Newspaper article Pittsburgh Post-Gazette (Pittsburgh, PA)

Tyranny of (Energy) Choice? as Customers Shop for Suppliers, Rewards Programs Proliferate

Newspaper article Pittsburgh Post-Gazette (Pittsburgh, PA)

Tyranny of (Energy) Choice? as Customers Shop for Suppliers, Rewards Programs Proliferate

Article excerpt

When Pennsylvania's electric market opened up more than a decade ago, there was little to entice the first customers beyond price.

Today, paying your monthly bills on time could earn you free nights in a Marriott, free travel by Amtrak or Southwest Airlines, gift cards to Sears or Speedway, or simply cash back. Or maybe you would rather that cash go directly into your college savings account?

With the prevalence of major rewards programs offered in recent years by energy suppliers in Pennsylvania, customers are witnessing the "natural evolution of the marketplace," said Ritchie Hudson, state chairman of the Retail Energy Supply Association.

"Now that we've seen the tremendous growth in number of customers participating in the competitive market in the last few years, I believe these are a bit more front and center," said Mr. Hudson, whose group represents electric and natural gas suppliers operating in 15 states and the District of Columbia that have deregulated energy retail markets. "Suppliers have tried to differentiate themselves by different value drivers."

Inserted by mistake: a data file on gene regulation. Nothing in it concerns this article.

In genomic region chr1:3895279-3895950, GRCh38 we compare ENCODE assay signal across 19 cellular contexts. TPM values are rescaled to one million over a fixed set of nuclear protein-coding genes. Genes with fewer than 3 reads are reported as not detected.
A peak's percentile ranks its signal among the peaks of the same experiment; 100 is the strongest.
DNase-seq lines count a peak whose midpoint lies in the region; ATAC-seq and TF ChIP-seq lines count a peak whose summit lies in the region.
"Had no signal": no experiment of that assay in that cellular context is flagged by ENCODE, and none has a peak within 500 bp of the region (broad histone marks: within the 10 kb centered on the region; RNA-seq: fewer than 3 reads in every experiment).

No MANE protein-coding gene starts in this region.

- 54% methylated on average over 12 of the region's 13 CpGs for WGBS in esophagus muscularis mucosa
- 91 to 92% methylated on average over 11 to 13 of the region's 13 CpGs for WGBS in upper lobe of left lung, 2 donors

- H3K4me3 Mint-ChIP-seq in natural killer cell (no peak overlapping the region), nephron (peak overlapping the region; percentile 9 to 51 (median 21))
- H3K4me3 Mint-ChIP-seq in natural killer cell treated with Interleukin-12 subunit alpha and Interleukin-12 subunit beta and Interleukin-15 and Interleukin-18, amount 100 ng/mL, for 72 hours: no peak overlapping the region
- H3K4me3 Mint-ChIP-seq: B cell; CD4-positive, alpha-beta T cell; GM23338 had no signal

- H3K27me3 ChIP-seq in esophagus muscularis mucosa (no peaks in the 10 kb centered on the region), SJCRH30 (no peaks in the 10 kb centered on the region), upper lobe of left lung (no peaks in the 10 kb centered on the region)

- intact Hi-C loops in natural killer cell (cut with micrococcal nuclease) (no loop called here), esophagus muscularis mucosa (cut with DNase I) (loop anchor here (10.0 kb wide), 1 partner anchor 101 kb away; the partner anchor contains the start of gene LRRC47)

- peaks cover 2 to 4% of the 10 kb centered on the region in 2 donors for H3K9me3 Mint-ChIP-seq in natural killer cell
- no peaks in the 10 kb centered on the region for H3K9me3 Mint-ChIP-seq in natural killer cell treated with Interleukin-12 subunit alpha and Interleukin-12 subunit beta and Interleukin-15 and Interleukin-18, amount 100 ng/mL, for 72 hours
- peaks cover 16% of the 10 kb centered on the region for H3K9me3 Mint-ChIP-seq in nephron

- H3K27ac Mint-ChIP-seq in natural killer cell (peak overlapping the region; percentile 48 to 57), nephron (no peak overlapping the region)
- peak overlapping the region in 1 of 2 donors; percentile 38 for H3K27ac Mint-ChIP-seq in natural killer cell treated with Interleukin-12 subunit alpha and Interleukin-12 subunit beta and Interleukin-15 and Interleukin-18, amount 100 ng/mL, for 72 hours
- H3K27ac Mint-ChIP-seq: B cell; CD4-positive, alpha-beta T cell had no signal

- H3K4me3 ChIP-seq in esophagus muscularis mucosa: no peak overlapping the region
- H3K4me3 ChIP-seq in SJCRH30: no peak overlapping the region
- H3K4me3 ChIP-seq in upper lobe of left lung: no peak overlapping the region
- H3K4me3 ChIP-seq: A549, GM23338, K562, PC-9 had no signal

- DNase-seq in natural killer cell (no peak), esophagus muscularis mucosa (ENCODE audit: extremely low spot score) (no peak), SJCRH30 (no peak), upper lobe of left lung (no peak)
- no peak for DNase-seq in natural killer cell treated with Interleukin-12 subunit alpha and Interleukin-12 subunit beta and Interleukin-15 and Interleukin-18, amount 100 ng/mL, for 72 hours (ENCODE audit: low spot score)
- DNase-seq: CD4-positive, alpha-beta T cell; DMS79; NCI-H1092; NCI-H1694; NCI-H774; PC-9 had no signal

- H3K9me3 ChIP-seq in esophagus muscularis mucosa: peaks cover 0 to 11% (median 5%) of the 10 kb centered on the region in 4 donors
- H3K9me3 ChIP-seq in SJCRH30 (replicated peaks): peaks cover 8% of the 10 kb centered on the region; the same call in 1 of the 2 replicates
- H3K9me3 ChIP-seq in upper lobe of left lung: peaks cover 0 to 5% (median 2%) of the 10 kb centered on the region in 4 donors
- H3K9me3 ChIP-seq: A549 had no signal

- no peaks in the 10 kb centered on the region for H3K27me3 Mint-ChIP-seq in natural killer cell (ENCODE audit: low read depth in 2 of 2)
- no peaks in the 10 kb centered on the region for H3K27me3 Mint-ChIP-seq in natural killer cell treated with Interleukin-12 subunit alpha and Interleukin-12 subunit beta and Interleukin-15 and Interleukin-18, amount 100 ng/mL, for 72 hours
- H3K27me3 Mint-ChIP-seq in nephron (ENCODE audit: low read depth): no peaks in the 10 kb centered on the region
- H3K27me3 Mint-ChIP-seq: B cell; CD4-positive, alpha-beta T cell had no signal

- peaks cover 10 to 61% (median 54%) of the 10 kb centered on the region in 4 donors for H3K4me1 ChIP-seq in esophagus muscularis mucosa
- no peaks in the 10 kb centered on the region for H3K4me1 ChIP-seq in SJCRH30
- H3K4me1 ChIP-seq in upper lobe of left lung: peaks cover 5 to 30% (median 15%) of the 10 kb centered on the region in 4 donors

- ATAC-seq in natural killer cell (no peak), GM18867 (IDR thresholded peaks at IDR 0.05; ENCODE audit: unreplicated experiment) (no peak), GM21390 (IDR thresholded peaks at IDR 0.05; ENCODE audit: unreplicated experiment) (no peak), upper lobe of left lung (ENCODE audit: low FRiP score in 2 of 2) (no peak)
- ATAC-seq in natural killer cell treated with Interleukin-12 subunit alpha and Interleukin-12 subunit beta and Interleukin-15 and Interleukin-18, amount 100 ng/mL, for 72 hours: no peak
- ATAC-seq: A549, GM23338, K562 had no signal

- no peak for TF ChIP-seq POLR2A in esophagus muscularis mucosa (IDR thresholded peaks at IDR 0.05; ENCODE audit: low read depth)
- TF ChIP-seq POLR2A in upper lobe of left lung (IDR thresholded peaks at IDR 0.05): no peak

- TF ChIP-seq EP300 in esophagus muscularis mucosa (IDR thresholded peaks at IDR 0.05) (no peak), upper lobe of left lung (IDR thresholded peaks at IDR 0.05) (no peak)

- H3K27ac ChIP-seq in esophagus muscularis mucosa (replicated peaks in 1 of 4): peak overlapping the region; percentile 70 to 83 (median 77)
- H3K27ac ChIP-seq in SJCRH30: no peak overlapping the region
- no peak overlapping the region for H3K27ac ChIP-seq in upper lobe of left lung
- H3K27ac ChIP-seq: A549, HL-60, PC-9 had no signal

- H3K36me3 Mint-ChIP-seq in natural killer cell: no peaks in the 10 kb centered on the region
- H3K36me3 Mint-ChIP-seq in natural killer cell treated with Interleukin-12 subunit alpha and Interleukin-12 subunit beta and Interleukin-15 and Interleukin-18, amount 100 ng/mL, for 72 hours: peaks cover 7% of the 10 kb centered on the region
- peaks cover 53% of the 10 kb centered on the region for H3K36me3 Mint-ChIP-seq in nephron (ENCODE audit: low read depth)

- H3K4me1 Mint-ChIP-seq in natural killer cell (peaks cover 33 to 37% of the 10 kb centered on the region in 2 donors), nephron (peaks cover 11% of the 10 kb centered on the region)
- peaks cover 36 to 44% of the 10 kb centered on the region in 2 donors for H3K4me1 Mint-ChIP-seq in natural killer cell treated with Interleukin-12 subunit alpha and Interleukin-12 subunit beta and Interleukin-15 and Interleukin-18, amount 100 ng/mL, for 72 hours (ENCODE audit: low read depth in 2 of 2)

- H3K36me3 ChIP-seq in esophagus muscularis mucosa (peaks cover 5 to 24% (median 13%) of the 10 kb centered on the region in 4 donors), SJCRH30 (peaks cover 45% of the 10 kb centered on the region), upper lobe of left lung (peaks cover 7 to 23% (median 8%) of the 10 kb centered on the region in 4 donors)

NRG Energy, a New Jersey-based energy behemoth that owns a family of retail supply companies, has "deep experience" launching a variety of plans that offer rewards, said Heather Farber, managing director of NRG Retail East. One of its energy supply companies, Energy Plus, began serving Pennsylvania in 2010 and offers hotel, travel, retail and education perks based on a consumer actions from signing up for a specific plan to remaining a loyal customer.

"Energy competition has fostered innovation that provides consumers additional value and solutions, bringing them options they cannot get from the utilities," Ms. Farber said. "Consumers have more choices than ever.

"We believe our rewards partners value having an additional way to connect with their consumers through a need everyone has: energy," Plus, she added, "We reward people for something [our customers] are already doing: using energy."

However, for smaller suppliers, it's often not practical to provide rewards on the scale of credit cards and retail outlets, Mr. Hudson said. …

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